Tuesday, December 18, 2012

slip slidin' away...

More blogposts cooked up during a semester's teaching...

Oh the complexities of physician-assisted suicide:  check out this from, of all places, the New York Times.  h/t Mirror of Justice blog

I'll have to admit, this is an excruciatingly difficult topic to tackle...but given medical advances I bet more and more of us will wind up confronting it.  My first real taste of how this issue can elicit strong emotions:  December 1990, Lawrence County, Missouri.  Nancy Cruzan's family had won court permission to have her feeding tubes removed.  Onto my little hometown, Mt. Vernon, Missouri, descended Operation Rescue.  In addition to some hyperbolic activism at the hospital steps (folks sobbing "I'm just trying to give a dying girl a drink of water" as they clutched paper Dixie cups in their hands), approximately 25 or so were arrested.  When brought to the county jail, they all gave their names as "Nancy Cruzan."  Home from college, I stood on the courthouse lawn across the street, watching in bewilderment as these self-appointed liberators played their act for the national media.  Those arrested blasted the Cruzan family and the Missouri locals, i.e., those of us who actually lived there, for our callous indifference to human life.  Talk about alienation.  The day after Christmas, Ms. Cruzan died and with her passing the media crush passed onto its next target/victim/recipient.

Not the first time nor the last when outsiders come to a small town, announce they're here to help, and then proceed to insult everyone.  When this happens in other parts of the world, it's called "colonialism."  When it happens in the Ozarks, it's called social progress. And they wonder where I got my cynicism from...

The ripple-effect of that event shaped my understanding of both euthanasia and the broader umbrella that is Catholic social teaching.  First, I admittedly confused Operation Rescue as representative of all Christian pro-life groups.  Now even OR distances itself from Randall Terry, one of the OR leaders who came to town in 1990.  Second, my thinking about abortion's legitimacy came about not through witnessing public activism but through reading--in this case some well reasoned arguments by, among others, Hadley Arkes at First Things.  That reading led me back to the Church's writings (I know, I know--I should've started there) and the reality of human life's intrinsic dignity.  Back in 1990 I supported both abortion and euthanasia.  Now, neither. I understand the pragmatic arguments given in support of both practices.  After all, I teach ethics classes to undergraduates, folks. However, the Church stresses that life questions are no place to fall back on the merely practical.  (If for no other reason, I stress to the students, this is where Kant had a good point: act in a way you'd allow to be universalized.  Permit violations of human dignity and eventually somebody will violate your dignity, i.e. KILL YOU.)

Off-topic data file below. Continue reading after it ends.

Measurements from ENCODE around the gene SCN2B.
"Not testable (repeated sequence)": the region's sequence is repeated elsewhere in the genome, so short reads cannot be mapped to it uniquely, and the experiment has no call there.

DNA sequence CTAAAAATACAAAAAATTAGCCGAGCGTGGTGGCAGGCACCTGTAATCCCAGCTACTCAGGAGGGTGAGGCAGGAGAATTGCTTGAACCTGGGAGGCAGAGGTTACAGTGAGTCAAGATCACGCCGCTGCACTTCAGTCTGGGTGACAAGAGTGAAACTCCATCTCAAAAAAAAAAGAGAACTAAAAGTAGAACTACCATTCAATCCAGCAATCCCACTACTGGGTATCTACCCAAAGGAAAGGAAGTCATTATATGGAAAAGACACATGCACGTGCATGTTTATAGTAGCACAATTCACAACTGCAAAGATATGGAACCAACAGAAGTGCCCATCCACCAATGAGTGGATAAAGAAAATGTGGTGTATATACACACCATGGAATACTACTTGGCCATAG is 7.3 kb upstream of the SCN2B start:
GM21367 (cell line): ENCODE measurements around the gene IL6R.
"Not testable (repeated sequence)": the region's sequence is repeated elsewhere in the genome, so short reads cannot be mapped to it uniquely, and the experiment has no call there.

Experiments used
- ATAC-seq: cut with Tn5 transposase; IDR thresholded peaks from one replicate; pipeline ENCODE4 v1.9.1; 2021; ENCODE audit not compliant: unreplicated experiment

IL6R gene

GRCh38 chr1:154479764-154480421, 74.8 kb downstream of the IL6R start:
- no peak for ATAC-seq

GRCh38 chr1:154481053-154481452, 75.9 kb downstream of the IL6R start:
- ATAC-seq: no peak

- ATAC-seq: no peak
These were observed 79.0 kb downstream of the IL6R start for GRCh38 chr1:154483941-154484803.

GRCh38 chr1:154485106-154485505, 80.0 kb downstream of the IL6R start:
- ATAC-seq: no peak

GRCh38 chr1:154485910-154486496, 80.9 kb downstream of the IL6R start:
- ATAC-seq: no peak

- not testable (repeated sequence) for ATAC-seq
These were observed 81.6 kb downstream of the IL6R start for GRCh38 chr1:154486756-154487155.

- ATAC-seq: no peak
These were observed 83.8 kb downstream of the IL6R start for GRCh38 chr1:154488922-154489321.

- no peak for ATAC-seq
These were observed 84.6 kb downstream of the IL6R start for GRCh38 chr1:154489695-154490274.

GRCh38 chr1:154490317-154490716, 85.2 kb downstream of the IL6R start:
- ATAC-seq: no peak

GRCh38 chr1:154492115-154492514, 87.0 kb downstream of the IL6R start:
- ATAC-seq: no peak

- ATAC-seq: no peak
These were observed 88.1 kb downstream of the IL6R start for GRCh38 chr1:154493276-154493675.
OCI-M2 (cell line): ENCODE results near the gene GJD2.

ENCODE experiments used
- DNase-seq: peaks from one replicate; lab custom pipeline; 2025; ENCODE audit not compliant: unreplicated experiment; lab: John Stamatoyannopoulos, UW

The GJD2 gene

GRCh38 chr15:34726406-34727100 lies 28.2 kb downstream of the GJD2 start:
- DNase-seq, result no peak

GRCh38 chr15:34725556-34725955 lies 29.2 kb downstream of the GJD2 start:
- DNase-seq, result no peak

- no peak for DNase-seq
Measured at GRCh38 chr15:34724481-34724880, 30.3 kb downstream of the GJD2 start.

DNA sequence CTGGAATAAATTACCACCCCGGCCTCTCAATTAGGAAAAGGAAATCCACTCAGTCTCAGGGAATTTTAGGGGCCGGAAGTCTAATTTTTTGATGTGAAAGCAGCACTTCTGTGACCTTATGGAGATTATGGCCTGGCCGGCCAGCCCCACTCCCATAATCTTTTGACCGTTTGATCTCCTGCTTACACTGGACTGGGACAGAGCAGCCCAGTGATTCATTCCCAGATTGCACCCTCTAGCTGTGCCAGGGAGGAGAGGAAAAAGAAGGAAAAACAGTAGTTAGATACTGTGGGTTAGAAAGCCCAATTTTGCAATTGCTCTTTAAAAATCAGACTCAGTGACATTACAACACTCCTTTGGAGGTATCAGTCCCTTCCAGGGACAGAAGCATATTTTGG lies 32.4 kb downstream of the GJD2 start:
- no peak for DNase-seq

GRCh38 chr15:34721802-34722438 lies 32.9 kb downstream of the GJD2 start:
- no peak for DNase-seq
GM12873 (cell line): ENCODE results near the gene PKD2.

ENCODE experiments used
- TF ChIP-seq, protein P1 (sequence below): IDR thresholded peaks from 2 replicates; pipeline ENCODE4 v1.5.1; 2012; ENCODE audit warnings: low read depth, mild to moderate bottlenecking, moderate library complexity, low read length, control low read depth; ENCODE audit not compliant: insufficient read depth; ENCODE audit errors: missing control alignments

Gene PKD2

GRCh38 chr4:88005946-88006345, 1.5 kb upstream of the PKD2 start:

In like fashion, the constant push--usually delivered in a morally superior tone that death-dealing practices like abortion and euthanasia are 'good for you'--for abortion and euthanasia appear as yet two more saccharine substitutes that offer only temporary satisfaction.  Following the death of somebody else (rarely do we fully consider the ramifications for our own lives) by abortion or euthanasia we tell ourselves we're all better off:  both the living and the dead.  (On this note, again, teaching undergraduates is quite revealing;  at least once a semester a wave of papers comes in stating, without a shred of irony or conscientiousness, that abortion is the best option "for both mother and child".)  Just like we don't like hear that "diet and exercise are good for you" but deep down we understand its truth, we also don't like hear--but deep down know the truth--that abortion and euthanasia end innocent, vulnerable lives and thus violate human dignity.  Those practices are like the fat-free chocolate cakes made popular in the mid-1990s;  we consumed even more than before because we wanted desperately to believe that we could gorge without consequence.

1 comment:

  1. I have such strong issues with physician assisted suicide. My sister in law was dying a year and a half ago, and I know that there was a doctor present who was ready to "help" her. This did not happen, but might it have if not for my presence? She did die a few weeks later, thankfully not with anyone's help but God's.